Here’s a great idea for teaching children Bible stories that allows you to have some fun and reinforce the story over and over. I would love to claim credit for this idea because I like it that much, but the truth is I heard it from some genius in children’s ministry somewhere else along the way. It seems like I heard it on the CMMonthly.com podcast, but I didn’t go back to make sure. If the idea was yours, I’ll just go on the record now and thank you for it.
What I can attest to personally however is the effectiveness of this method. Anytime I use this technique in teaching the Bible to children, it always leaves them wanting more and asking if we can do it again next week.
Here’s how it works!
Plan to do your lesson (at least the Bible story part of it) as a skit. Explain to the kids that you are going to be putting together a play or directing a movie, and you’re going to need their help with. I if you have, or can get, one of those “lights, camera, action” clipboards to use, that will add to the fun. Explain to the kids that you were hoping that you would have had time to rehearse this play/movie ahead of time, but you’re just going to have to go ahead and make do with what you’ve got.
Update: You can see an example of this teaching method with our Lot Escaping Sodom Bible lesson.
Select kids from the group to play each of the parts in your movie/play. Depending on the role you are trying to fill, you might find it fun to mix things up a little bit. Pick the shy kid to play the lead. Make your resident “troublemaker” the hero of the story. Pick girls to play boys roles, etc.
Remember, the success of this tactic rests largely on messing the play up as many times as possible. Once you’ve selected all the kids for your story, explain to them where you want them to stand and tell them just to “follow your lead.” Your role is to serve as the narrator, director and sometimes puppeteer in this production.
You have several options for how to utilize the kids you selected. You can give them directions and have them move as you direct them, or you can treat them like mannequins and move them yourself as the scene dictates. In terms of delivering lines, you also have several options:
- Give them cards with pre-printed lines on them and prompt them to read them at the appropriate time.
- Tell them there lines as the director and have them repeat them.
- Stand behind them and deliver their lines for them in funny voices as you tell the story; or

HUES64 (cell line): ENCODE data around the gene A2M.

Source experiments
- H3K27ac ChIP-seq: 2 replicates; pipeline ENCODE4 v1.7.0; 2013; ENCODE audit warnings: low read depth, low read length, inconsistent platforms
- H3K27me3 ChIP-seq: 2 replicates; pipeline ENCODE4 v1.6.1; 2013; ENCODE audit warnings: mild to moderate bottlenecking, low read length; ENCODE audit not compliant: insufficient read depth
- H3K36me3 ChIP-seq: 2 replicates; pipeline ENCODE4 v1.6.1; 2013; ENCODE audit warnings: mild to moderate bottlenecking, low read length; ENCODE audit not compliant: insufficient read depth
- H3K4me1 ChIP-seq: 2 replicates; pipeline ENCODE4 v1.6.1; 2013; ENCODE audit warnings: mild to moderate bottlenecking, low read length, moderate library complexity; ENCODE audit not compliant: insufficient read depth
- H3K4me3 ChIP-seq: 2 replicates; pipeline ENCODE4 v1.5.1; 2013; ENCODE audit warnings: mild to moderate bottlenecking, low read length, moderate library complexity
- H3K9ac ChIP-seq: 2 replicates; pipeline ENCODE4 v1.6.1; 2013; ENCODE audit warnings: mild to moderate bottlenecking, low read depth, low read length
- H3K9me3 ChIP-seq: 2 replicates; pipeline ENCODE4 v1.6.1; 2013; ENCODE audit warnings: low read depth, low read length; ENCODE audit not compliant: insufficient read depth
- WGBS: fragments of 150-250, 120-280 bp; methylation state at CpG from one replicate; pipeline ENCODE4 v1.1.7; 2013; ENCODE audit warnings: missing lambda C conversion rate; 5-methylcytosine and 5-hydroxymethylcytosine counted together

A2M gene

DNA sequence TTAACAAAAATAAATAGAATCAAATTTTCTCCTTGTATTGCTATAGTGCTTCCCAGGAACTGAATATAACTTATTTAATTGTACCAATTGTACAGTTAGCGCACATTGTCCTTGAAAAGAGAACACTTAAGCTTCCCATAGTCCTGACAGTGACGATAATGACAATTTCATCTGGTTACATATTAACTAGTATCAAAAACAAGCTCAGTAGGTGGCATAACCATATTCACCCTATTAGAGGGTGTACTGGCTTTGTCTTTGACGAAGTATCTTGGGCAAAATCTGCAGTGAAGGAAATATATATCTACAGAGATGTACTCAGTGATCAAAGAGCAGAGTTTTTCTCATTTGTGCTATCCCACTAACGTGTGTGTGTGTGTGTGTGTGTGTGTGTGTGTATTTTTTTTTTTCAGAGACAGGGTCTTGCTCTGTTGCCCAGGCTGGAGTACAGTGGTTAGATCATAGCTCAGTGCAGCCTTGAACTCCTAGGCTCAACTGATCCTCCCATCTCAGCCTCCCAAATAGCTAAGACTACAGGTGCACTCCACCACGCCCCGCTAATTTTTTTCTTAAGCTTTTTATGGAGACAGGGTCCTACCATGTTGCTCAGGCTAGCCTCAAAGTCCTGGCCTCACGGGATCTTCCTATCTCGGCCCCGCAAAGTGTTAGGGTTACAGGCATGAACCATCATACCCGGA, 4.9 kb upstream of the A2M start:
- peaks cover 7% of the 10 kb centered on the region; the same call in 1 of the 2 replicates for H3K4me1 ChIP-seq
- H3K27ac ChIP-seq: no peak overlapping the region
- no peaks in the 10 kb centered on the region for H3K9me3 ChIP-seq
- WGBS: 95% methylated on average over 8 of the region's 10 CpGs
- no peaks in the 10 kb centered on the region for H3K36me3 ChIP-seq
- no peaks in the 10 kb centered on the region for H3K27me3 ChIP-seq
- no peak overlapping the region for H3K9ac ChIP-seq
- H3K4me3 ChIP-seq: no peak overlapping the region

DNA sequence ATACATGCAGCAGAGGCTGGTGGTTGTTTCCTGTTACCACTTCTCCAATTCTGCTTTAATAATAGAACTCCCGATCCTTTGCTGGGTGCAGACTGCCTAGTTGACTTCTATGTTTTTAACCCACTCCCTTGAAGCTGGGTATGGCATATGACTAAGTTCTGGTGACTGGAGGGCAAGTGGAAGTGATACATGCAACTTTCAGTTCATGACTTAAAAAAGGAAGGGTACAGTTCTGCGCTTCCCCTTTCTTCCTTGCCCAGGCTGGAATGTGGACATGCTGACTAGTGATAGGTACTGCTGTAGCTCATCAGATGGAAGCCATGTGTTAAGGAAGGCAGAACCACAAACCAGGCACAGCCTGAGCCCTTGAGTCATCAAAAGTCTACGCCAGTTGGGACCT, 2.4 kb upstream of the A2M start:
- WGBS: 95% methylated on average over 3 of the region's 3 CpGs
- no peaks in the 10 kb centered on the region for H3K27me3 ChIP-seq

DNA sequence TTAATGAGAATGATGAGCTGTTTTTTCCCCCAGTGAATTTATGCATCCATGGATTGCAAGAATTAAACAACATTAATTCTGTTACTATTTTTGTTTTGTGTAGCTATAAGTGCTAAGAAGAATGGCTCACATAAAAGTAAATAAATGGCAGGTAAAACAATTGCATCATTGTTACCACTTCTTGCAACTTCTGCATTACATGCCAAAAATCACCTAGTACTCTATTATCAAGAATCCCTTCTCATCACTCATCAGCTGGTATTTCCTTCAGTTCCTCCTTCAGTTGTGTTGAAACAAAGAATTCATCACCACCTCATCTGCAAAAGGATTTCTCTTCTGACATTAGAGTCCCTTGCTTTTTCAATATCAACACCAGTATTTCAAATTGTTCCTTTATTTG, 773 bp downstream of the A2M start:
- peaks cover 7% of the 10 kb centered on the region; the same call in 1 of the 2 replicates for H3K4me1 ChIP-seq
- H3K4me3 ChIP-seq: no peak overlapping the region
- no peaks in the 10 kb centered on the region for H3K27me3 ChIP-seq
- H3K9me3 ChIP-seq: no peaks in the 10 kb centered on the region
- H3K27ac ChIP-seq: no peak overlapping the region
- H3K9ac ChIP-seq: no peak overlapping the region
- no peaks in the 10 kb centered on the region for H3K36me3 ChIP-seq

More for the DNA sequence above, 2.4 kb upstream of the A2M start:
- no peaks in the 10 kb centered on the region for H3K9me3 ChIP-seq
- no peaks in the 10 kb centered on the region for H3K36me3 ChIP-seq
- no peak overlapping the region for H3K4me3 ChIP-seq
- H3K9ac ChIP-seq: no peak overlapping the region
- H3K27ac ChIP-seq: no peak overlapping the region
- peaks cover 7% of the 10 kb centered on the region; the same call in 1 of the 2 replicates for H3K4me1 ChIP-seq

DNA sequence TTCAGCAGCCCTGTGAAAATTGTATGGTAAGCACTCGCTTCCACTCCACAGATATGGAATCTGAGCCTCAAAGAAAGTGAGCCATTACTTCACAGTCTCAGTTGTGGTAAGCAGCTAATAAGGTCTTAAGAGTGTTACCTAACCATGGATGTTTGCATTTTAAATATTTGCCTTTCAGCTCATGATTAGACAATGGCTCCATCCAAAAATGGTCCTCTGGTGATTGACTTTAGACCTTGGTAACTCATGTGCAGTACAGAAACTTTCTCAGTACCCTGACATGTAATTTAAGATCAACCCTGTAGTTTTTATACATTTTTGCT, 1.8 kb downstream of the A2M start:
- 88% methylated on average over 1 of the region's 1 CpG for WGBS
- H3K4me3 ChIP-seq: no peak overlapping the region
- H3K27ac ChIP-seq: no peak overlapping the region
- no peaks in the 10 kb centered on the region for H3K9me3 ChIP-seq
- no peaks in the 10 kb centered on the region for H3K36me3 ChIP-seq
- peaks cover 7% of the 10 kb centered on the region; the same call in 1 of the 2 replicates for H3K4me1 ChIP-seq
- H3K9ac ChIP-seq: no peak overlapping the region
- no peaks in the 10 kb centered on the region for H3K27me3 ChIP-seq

- Simply narrate the story without lines for individual for the actors.
All of these options allow you to mix up how you use this technique which will allow you to use it over and over again without it getting old or stale. So, here is the key to making this tactic as effective as possible. As the director of this play/movie, you must interrupt often and yell “cut!”
Plead with your “actors” for stronger emotions or over-the-top gestures. Suggest better postures or stronger delivery of lines. Mess things up yourself on purpose if you have to. The more ridiculous and animated you act in your role as director, the more fun the kids will have with the skit.
After yelling cut, either start the story over from the beginning (i.e., “take it from the top”) or simply have the kids redo individual scenes over and over. The more you have to repeat scenes, or the entire story, the better! The key is, along with having a lot of fun, the kids will effectively get to hear the Bible story multiple times during the course of one class thereby increasing the odds that they will retain it.
I used this technique a couple of weeks ago with the story of Jesus cooking fish on the seashore while the disciples fished. We had a make-shift boat with nets and actors portraying Peter, John and five other disciples. We also had a stranger on the seashore cooking up fish (the kids love it when they find out they’re playing the part of Jesus). We also threw in a couple of other fun effects like squirt guns to recreate the splashing as Jesus jumped out of the boat to swim to Jesus and gold fish crackers for the seaside breakfast. In the span of about 10 minutes, we must have acted out the entire story (in pieces) about four times. The only downside to the lesson was that several of the kids were upset that they didn’t get to be one of the actors. They made me promise that we would do another similar skit in the near future.
If you utilize this technique in your teaching, please come back and leave a comment to let us know what you did and how it went for you. For additional tips on large group teaching, please see a series I did on Dad in the Middle called (creatively enough) Tips for Large Group Teaching.
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